One of the biggest problems in testing the significance of experimental results in the fields where plants are grown is that environmental noise creeps into the results in a way that doesn’t happen in the chemist’s laboratory. Out in nature, weather, soil conditions, insects, disease and so many other sources of potential error skew the results.
Gosset’s theories of statistical significance and balanced experimental designs helped manage this problem. To keep Guinness competitors from realizing the value of statistics in brewing a better beer, his work was published under the pen name “Student.”
Ronald A. Fisher, a professional mathematician, absorbed and systematized Student’s theories in a way that has stood the test of time. Fisher’s statistical books are still widely used today and have only recently been supplanted as the foundation of modern agriculture.
Only so much can be done when data are stored in hand-written journals or boxes jammed to the brim with typewritten sheets of paper. There is simply no way to perform complex simulation and analysis without powerful computer hardware and software suites. Advances in computer hardware have allowed agricultural statistics to escape the limitations of paper and leap beyond Gosset and Fisher.
Understanding the genomes of yeast, barley, and hops allows for customizing the flavor and attributes of a beer. A geneticist’s job is to harness this understanding to take advantage of genetic variation. The selective breeding and genetic modification that took place at Guinness in the preceding century ensured the beer was more consistent. Today, we can do the same with unprecedented precision.
Precision agriculture uses sophisticated sensors to gather real-time data about soil conditions, plant health, the weather, and every other factor vital to a successful yield. Sophisticated algorithms evaluate millions or trillions of possible genetic combinations to design better plants. Even more complex models are used to determine when, where and how these seeds will be planted for maximum growth, taking into account the measured conditions.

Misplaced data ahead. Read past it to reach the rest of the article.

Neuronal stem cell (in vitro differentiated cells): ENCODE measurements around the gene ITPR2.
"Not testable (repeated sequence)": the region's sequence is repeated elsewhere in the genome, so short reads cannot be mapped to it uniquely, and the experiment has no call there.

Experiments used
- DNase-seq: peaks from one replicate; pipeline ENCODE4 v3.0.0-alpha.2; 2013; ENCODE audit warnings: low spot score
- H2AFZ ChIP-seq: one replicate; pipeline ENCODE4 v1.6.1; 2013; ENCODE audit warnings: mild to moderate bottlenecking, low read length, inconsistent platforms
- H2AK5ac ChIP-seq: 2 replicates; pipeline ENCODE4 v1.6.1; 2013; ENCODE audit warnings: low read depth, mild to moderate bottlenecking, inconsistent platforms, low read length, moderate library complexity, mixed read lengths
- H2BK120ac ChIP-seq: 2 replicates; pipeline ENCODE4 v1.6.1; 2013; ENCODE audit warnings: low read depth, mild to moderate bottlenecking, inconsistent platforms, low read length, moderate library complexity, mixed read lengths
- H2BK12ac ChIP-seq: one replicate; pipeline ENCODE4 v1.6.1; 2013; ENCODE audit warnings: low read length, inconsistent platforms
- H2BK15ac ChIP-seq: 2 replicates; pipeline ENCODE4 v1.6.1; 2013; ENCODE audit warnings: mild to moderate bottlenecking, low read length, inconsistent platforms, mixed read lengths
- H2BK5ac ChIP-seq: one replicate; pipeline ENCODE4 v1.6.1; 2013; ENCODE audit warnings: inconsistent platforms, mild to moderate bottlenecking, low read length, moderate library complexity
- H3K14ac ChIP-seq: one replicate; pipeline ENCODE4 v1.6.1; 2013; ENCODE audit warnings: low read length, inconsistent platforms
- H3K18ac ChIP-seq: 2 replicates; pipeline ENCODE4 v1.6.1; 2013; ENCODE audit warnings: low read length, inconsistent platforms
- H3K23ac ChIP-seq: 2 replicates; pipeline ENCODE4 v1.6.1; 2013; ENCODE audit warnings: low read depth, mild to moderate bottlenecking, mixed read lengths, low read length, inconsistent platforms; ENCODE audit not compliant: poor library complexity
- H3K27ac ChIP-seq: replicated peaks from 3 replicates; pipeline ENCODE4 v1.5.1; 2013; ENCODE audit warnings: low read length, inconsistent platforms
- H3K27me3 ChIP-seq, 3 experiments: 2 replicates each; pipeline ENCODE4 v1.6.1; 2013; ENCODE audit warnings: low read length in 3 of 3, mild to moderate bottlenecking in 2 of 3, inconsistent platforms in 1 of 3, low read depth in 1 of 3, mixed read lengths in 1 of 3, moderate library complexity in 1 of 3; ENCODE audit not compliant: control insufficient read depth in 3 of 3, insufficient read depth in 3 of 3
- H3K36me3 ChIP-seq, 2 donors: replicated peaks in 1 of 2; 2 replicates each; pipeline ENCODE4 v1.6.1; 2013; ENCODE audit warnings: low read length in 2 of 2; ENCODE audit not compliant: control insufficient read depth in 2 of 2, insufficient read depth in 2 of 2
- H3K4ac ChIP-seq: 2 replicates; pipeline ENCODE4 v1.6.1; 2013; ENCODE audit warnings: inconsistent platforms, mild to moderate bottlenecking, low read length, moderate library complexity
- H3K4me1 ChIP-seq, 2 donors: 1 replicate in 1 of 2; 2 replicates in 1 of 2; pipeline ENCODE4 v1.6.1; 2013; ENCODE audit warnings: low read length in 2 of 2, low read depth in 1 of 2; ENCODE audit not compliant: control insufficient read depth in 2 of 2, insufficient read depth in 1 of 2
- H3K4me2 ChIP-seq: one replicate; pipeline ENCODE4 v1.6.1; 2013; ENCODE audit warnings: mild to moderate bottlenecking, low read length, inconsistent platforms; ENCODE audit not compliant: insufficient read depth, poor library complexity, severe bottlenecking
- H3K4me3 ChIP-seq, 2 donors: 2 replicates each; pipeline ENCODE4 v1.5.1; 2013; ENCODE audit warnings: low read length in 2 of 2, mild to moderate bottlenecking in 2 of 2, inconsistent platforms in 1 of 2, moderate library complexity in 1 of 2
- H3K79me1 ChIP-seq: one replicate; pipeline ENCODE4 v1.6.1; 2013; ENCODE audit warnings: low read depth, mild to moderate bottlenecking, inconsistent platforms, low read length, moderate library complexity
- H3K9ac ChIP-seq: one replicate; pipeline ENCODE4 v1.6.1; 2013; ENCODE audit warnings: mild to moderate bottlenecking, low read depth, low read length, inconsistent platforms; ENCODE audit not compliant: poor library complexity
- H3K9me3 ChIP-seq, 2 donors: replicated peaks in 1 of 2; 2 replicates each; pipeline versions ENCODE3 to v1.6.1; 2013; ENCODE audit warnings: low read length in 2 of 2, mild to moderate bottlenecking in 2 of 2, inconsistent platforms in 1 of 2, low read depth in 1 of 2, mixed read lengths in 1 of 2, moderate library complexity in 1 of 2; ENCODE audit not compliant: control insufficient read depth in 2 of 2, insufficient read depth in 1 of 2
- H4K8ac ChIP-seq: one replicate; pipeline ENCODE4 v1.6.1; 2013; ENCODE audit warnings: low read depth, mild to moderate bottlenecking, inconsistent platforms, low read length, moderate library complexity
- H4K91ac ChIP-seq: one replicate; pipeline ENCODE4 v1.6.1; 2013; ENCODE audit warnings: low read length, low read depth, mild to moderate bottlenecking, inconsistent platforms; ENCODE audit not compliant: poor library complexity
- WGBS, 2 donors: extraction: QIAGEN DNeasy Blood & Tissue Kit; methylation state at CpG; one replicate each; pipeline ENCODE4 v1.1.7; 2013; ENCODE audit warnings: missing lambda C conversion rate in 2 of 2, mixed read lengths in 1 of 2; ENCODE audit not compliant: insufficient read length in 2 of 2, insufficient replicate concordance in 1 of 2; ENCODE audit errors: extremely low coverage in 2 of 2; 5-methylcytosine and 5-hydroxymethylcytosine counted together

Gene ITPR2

Agriculture informed by data analytics is all about growing more from less, embracing Gosset’s economizing quest for a better beer. Gosset figured out how to conduct a series of more efficient trials. Now we’ve figured out how to use data analytics to further slash the number of trials needed.
The result isn’t just the best possible stout, but it’s the best possible tomato, watermelon, soybean, corn cob, and every other product found in the supermarket’s produce section. Each is refined and perfected by companies that invest billions every year in developing the freshest, most resilient and best-tasting crops.
While modern farming owed a debt to beer, that debt has already repaid in full. Just about every acre of hops grown today is treated with a modern fungicide that keeps powdery and downy mildew from decimating the crop. Similarly, aphids and spider mites would run rampant on fields without the intervention of advanced crop protection products.
When Gosset began his work in Dublin, the world population stood at a mere 1.6 billion. Since then, the population has quadrupled, and an additional two billion are expected within the next few decades.
The revolutionary quest to build a better pint that began in a Dublin brewery at the dawn of the 20th century, will continue to play a key role in ensuring future generations won’t go hungry in the century ahead.